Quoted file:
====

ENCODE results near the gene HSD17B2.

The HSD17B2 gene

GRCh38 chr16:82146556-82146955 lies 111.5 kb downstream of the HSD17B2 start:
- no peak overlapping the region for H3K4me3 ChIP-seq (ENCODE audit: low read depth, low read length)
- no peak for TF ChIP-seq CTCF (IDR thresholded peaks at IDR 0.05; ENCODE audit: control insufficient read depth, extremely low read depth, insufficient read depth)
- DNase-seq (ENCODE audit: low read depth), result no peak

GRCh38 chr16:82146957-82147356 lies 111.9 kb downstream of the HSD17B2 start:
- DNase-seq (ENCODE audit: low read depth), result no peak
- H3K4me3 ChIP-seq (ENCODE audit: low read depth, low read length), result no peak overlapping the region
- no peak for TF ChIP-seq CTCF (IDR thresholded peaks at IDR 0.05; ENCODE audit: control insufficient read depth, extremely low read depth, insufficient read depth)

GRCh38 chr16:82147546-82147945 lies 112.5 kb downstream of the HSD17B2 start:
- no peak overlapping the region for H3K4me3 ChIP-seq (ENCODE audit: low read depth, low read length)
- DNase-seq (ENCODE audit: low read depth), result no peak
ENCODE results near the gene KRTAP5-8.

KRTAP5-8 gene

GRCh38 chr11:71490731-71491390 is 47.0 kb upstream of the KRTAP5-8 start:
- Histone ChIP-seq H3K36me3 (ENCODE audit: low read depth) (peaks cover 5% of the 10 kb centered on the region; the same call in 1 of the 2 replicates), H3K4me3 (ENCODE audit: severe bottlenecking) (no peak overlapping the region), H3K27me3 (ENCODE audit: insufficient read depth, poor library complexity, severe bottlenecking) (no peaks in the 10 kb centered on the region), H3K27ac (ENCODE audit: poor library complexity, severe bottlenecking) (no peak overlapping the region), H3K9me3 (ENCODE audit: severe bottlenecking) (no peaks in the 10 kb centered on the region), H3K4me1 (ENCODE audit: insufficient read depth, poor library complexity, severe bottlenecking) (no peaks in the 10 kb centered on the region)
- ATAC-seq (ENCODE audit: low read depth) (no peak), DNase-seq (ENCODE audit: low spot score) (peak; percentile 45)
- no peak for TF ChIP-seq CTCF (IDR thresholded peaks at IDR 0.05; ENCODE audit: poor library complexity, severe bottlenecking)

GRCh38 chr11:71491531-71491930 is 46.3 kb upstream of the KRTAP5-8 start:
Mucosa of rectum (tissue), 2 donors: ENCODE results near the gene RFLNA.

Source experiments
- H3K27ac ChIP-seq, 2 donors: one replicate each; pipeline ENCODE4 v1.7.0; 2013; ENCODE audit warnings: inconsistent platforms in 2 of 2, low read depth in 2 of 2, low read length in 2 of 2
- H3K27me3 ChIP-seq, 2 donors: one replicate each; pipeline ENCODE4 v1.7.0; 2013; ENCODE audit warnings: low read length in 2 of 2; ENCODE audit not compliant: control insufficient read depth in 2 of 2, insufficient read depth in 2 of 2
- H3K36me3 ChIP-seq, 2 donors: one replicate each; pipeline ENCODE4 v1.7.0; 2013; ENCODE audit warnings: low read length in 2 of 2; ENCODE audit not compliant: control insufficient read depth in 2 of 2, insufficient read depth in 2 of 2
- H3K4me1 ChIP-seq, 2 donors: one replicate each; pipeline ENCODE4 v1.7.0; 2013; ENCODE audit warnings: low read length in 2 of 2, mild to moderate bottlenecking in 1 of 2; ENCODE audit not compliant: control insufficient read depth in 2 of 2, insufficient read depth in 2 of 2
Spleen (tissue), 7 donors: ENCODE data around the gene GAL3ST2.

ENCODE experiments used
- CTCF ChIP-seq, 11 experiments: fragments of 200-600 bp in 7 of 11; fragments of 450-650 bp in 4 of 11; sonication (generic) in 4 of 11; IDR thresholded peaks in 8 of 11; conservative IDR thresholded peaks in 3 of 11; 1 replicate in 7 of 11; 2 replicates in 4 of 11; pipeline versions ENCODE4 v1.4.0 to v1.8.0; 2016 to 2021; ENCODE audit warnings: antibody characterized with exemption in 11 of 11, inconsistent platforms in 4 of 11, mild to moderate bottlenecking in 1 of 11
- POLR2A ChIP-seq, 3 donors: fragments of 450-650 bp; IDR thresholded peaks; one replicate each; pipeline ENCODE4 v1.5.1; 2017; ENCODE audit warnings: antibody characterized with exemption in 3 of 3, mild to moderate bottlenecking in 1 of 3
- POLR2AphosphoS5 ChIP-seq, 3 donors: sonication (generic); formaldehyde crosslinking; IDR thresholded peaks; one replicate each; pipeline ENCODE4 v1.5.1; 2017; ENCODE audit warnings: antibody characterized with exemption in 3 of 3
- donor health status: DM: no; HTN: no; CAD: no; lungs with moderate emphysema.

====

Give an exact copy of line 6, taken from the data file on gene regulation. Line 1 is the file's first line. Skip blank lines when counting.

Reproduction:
- DNase-seq (ENCODE audit: low read depth), result no peak